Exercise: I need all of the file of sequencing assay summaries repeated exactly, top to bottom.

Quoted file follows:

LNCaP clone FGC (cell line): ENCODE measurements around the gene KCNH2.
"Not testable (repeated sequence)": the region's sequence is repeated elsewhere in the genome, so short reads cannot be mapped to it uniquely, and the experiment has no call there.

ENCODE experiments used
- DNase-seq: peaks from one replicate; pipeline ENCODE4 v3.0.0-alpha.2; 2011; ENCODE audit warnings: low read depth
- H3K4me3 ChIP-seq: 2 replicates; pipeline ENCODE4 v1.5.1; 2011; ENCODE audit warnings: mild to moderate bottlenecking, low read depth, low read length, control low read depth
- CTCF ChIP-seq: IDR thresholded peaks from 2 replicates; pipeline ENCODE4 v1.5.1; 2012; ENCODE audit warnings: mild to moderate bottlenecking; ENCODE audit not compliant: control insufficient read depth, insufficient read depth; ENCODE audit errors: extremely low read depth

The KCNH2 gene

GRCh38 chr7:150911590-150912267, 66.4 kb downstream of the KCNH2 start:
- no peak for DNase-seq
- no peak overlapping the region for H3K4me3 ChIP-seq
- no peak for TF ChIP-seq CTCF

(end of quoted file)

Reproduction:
LNCaP clone FGC (cell line): ENCODE measurements around the gene KCNH2.
"Not testable (repeated sequence)": the region's sequence is repeated elsewhere in the genome, so short reads cannot be mapped to it uniquely, and the experiment has no call there.

ENCODE experiments used
- DNase-seq: peaks from one replicate; pipeline ENCODE4 v3.0.0-alpha.2; 2011; ENCODE audit warnings: low read depth
- H3K4me3 ChIP-seq: 2 replicates; pipeline ENCODE4 v1.5.1; 2011; ENCODE audit warnings: mild to moderate bottlenecking, low read depth, low read length, control low read depth
- CTCF ChIP-seq: IDR thresholded peaks from 2 replicates; pipeline ENCODE4 v1.5.1; 2012; ENCODE audit warnings: mild to moderate bottlenecking; ENCODE audit not compliant: control insufficient read depth, insufficient read depth; ENCODE audit errors: extremely low read depth

The KCNH2 gene

GRCh38 chr7:150911590-150912267, 66.4 kb downstream of the KCNH2 start:
- no peak for DNase-seq
- no peak overlapping the region for H3K4me3 ChIP-seq
- no peak for TF ChIP-seq CTCF